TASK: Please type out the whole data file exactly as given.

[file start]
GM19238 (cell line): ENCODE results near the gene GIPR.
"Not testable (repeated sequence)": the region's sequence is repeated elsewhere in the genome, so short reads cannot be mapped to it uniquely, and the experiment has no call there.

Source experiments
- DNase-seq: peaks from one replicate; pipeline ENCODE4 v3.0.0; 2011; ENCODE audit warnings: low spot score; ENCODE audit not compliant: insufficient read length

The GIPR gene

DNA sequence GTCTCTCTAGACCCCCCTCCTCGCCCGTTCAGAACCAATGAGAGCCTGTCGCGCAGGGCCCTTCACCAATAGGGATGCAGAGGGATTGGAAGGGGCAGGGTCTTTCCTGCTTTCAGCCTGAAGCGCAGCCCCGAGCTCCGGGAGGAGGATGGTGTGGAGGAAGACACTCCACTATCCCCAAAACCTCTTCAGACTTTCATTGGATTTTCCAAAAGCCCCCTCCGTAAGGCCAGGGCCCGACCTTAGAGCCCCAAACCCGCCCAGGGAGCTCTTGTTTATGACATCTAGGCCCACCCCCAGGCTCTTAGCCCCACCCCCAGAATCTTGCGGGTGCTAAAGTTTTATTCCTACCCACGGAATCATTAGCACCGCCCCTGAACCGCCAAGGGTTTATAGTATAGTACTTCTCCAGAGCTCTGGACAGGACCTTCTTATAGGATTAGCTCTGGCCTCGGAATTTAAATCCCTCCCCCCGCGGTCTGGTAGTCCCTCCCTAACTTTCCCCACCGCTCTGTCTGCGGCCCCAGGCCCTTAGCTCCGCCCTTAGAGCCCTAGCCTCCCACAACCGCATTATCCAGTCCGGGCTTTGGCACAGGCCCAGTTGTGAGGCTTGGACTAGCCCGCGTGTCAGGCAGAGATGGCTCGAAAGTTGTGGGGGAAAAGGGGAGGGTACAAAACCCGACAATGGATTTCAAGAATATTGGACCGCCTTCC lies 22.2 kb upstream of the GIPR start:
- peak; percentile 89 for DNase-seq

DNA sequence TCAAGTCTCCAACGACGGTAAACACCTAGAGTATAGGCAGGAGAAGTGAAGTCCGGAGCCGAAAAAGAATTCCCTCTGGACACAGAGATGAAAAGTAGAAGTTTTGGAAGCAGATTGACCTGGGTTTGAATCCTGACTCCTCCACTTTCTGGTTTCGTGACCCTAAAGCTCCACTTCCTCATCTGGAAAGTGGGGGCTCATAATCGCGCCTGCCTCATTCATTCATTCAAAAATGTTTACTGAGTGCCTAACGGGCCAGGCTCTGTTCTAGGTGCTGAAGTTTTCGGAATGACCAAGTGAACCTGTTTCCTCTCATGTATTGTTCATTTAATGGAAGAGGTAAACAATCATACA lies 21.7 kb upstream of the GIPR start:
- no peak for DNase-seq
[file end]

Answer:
GM19238 (cell line): ENCODE results near the gene GIPR.
"Not testable (repeated sequence)": the region's sequence is repeated elsewhere in the genome, so short reads cannot be mapped to it uniquely, and the experiment has no call there.

Source experiments
- DNase-seq: peaks from one replicate; pipeline ENCODE4 v3.0.0; 2011; ENCODE audit warnings: low spot score; ENCODE audit not compliant: insufficient read length

The GIPR gene

DNA sequence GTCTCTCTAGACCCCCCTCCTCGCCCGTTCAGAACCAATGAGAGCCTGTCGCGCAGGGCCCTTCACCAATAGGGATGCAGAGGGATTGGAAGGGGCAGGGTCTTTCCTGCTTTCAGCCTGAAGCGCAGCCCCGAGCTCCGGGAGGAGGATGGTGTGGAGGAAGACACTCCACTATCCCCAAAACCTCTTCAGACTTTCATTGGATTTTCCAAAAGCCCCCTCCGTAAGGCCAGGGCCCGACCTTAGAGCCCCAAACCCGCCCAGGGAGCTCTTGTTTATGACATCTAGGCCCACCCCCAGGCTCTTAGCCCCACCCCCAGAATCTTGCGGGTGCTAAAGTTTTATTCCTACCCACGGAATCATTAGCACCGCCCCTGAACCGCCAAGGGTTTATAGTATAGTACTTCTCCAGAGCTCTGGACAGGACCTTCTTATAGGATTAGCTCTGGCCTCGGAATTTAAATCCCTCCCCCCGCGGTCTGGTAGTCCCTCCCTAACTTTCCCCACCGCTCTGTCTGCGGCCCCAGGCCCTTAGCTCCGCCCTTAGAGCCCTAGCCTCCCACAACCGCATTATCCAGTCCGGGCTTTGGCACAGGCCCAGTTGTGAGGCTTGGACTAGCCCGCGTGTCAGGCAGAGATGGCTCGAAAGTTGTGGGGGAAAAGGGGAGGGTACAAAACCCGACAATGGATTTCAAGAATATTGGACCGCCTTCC lies 22.2 kb upstream of the GIPR start:
- peak; percentile 89 for DNase-seq

DNA sequence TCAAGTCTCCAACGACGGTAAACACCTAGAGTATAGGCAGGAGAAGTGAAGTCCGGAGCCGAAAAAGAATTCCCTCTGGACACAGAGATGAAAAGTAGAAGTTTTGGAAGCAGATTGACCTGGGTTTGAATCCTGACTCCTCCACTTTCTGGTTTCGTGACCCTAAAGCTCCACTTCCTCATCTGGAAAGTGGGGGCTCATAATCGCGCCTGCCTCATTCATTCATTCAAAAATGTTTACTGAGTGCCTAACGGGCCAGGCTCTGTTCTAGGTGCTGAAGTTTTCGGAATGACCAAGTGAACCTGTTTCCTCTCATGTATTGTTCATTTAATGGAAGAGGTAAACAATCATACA lies 21.7 kb upstream of the GIPR start:
- no peak for DNase-seq